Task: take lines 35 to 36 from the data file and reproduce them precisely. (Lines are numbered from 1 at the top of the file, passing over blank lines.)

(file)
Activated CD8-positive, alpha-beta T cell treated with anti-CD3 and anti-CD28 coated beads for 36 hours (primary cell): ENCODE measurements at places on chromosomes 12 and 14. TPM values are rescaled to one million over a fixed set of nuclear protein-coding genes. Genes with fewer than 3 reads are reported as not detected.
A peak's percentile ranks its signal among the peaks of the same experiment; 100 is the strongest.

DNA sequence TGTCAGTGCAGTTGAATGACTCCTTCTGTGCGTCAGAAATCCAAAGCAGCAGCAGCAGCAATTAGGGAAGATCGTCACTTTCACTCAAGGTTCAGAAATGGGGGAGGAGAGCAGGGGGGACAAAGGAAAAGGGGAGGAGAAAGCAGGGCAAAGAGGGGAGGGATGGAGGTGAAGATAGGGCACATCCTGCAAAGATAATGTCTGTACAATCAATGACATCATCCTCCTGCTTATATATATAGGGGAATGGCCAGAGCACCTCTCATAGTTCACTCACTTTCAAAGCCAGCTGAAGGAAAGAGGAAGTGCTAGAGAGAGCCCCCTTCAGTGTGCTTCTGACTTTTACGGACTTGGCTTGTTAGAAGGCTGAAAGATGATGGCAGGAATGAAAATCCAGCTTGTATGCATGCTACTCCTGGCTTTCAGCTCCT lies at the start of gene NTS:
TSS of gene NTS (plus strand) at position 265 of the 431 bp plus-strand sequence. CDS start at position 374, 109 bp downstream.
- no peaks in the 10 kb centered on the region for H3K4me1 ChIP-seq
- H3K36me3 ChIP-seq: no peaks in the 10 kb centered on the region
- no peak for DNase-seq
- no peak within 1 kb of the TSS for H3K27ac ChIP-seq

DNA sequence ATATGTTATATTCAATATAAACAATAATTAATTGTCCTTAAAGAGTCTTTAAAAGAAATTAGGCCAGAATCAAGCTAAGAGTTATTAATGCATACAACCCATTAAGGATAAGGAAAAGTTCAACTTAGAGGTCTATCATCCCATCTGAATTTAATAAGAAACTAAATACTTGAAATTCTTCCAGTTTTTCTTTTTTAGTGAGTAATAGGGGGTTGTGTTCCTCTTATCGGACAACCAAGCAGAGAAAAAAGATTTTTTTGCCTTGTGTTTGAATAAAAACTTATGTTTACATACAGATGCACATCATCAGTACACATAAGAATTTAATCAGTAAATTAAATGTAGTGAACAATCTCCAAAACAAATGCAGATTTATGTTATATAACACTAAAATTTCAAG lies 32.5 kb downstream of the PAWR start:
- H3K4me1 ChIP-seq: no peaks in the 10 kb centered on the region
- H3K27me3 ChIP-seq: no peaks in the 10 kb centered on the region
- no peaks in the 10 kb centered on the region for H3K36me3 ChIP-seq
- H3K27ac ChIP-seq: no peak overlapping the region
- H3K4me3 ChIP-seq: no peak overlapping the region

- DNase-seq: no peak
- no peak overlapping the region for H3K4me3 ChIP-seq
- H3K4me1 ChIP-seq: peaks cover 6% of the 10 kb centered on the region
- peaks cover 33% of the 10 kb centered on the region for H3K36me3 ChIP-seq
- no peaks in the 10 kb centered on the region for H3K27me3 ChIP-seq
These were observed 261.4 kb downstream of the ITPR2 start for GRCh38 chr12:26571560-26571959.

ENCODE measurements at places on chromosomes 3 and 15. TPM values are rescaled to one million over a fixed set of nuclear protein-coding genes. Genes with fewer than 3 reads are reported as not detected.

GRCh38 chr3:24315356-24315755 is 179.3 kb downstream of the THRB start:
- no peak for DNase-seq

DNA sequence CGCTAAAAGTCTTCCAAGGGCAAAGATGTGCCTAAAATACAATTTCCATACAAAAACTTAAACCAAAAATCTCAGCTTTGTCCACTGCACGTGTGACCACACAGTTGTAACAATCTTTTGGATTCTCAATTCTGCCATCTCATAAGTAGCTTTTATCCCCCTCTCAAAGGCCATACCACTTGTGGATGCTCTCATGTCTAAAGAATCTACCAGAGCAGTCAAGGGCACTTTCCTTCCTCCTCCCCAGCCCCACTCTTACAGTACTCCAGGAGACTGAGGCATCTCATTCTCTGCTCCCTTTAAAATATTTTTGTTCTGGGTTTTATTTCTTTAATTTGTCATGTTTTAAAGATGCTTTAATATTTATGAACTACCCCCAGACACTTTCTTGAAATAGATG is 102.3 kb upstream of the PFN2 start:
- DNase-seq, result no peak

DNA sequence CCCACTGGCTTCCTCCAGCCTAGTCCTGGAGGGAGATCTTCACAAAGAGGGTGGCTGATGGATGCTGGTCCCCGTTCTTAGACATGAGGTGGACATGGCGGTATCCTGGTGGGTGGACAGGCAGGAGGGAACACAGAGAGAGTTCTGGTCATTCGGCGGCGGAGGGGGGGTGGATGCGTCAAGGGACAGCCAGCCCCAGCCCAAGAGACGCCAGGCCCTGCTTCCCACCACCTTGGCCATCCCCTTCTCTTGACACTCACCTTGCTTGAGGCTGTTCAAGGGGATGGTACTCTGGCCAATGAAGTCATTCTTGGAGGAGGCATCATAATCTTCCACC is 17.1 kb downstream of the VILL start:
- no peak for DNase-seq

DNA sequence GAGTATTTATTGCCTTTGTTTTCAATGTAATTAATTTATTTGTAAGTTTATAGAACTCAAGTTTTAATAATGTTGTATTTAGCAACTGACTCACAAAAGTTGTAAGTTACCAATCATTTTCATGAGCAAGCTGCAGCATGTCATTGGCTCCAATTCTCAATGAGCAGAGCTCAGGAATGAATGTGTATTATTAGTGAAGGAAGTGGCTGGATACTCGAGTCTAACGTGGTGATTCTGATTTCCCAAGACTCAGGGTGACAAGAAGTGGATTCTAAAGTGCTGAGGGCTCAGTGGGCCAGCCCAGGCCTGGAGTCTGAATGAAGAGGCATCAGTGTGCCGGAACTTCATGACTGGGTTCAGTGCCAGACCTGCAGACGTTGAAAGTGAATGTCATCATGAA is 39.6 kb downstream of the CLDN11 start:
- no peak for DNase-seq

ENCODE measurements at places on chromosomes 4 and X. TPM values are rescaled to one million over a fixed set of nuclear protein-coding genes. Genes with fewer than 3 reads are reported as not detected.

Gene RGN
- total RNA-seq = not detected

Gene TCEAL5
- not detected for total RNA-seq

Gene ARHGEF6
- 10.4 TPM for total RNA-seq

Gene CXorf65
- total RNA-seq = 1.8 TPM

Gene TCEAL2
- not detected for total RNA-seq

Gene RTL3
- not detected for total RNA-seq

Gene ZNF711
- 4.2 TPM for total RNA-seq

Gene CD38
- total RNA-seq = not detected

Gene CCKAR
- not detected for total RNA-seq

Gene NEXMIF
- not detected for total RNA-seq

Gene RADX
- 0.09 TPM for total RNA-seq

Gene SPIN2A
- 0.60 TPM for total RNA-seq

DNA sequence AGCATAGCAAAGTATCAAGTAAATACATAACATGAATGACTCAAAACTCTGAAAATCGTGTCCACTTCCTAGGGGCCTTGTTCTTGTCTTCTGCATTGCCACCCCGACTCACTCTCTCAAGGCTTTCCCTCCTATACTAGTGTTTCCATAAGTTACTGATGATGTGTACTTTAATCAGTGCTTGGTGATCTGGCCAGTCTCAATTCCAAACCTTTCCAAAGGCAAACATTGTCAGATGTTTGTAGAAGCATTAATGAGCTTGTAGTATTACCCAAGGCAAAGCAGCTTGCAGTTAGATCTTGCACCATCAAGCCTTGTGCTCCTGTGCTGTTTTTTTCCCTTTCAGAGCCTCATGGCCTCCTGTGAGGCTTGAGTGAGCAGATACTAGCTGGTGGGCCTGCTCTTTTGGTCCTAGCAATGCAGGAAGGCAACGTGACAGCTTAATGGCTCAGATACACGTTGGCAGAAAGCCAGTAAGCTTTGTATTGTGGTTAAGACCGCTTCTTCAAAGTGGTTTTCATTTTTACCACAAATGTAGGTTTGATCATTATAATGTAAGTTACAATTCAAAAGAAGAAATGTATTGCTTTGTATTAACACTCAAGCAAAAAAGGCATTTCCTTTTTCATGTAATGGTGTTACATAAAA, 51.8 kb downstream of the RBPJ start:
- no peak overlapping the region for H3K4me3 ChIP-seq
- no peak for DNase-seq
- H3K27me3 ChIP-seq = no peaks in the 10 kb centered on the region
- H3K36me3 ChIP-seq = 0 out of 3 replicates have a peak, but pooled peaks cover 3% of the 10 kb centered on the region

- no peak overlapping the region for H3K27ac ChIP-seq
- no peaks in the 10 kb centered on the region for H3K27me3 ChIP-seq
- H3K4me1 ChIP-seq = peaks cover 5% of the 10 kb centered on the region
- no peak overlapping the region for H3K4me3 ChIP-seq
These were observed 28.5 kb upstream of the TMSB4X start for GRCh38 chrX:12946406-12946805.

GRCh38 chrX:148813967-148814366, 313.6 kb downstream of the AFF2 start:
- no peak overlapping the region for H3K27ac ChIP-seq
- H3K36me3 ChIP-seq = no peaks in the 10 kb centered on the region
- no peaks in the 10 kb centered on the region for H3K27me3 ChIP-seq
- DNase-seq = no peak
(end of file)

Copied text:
Gene ARHGEF6
- 10.4 TPM for total RNA-seq